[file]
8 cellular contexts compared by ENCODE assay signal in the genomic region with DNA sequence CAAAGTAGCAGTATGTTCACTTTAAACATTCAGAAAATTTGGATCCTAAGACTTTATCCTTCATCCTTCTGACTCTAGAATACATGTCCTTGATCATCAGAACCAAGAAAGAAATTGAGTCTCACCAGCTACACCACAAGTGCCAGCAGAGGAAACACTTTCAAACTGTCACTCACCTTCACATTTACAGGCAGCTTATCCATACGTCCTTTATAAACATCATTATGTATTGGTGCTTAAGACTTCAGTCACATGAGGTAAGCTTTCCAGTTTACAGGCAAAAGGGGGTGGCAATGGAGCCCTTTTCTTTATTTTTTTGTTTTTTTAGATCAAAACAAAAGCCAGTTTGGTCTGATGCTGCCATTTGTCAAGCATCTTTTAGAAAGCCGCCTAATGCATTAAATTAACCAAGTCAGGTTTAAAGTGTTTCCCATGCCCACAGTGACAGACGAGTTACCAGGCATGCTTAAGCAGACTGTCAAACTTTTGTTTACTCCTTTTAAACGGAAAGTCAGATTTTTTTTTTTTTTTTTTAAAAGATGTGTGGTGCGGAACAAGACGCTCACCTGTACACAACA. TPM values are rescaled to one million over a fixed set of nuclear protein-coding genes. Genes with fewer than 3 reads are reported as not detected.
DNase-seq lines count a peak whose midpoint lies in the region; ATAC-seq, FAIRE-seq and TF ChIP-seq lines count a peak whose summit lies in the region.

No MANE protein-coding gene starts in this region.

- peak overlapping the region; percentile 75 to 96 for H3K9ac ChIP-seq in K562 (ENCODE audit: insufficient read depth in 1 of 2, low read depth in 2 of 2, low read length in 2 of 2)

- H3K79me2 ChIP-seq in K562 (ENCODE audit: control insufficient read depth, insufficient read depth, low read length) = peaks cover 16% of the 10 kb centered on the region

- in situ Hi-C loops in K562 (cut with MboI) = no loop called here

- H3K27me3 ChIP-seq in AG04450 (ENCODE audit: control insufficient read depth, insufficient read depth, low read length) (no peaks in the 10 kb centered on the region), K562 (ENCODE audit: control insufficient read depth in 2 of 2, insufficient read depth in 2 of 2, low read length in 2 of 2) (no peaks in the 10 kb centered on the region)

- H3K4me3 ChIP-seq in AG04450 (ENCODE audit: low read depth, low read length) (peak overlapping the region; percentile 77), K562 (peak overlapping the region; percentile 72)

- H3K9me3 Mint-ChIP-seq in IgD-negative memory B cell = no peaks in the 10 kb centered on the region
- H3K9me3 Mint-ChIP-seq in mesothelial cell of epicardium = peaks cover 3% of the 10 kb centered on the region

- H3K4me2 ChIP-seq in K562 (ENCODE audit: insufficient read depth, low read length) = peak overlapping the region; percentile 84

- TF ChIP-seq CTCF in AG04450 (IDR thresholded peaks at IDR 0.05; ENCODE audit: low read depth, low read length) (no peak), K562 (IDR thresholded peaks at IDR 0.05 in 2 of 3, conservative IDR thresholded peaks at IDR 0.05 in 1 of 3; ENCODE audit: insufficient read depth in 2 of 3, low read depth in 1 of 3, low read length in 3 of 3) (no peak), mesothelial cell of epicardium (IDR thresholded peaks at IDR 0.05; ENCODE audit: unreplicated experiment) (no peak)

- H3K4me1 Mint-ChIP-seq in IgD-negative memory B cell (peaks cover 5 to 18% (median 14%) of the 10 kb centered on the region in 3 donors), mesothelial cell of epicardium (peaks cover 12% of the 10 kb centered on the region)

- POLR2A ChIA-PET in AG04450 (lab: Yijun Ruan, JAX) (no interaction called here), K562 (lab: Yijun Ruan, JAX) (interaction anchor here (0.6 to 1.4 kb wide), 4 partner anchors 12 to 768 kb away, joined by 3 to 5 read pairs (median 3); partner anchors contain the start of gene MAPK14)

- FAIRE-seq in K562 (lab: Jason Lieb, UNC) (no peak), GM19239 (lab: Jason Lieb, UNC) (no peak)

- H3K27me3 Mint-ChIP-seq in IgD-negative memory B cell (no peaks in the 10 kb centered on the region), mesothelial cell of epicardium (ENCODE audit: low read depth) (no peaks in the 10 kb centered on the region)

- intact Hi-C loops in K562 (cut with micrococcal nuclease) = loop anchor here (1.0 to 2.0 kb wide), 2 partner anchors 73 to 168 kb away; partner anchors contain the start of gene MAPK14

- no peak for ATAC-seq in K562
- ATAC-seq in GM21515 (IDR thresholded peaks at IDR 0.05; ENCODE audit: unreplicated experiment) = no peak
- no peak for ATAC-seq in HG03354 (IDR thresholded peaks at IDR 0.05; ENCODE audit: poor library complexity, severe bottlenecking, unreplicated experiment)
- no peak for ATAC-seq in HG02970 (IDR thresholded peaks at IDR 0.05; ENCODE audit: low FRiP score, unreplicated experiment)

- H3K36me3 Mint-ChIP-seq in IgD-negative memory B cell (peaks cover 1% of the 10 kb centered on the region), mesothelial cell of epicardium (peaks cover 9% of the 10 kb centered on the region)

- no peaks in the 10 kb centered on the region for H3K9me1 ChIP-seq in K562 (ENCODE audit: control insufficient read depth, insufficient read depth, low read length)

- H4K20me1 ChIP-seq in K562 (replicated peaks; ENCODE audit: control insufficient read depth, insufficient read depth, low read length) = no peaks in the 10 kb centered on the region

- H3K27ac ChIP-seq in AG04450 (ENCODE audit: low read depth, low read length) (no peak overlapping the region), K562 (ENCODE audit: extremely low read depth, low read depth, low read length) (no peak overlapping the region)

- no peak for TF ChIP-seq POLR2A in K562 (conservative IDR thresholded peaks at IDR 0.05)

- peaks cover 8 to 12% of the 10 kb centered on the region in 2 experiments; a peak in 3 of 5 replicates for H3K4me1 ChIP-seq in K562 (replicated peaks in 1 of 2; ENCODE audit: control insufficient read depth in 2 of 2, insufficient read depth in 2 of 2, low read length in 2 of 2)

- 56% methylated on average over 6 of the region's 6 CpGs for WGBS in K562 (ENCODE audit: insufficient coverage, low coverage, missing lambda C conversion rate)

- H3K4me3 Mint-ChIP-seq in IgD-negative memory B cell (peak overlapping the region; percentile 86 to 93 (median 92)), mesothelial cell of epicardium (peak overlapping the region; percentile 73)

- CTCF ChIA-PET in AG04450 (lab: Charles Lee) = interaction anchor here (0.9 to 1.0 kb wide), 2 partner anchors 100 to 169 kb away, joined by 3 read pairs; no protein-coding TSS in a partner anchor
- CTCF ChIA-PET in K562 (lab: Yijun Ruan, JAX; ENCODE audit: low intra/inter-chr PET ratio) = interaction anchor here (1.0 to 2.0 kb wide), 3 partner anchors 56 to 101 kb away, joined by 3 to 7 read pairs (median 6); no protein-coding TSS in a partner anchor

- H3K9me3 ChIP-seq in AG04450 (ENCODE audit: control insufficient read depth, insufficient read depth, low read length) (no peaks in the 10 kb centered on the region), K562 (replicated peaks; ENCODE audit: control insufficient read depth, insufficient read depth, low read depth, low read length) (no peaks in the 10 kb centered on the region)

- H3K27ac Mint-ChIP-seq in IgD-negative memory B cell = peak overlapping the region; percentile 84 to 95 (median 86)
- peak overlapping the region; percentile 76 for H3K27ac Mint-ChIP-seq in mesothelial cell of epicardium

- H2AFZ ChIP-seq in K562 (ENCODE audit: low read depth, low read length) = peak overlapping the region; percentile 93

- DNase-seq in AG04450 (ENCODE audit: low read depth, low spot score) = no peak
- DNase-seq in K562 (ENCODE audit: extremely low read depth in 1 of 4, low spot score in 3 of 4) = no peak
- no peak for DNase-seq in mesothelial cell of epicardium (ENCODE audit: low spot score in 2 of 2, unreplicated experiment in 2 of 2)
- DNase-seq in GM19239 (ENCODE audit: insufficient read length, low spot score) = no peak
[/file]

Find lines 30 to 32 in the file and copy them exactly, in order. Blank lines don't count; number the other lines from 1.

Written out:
- CTCF ChIA-PET in AG04450 (lab: Charles Lee) = interaction anchor here (0.9 to 1.0 kb wide), 2 partner anchors 100 to 169 kb away, joined by 3 read pairs; no protein-coding TSS in a partner anchor
- CTCF ChIA-PET in K562 (lab: Yijun Ruan, JAX; ENCODE audit: low intra/inter-chr PET ratio) = interaction anchor here (1.0 to 2.0 kb wide), 3 partner anchors 56 to 101 kb away, joined by 3 to 7 read pairs (median 6); no protein-coding TSS in a partner anchor

- H3K9me3 ChIP-seq in AG04450 (ENCODE audit: control insufficient read depth, insufficient read depth, low read length) (no peaks in the 10 kb centered on the region), K562 (replicated peaks; ENCODE audit: control insufficient read depth, insufficient read depth, low read depth, low read length) (no peaks in the 10 kb centered on the region)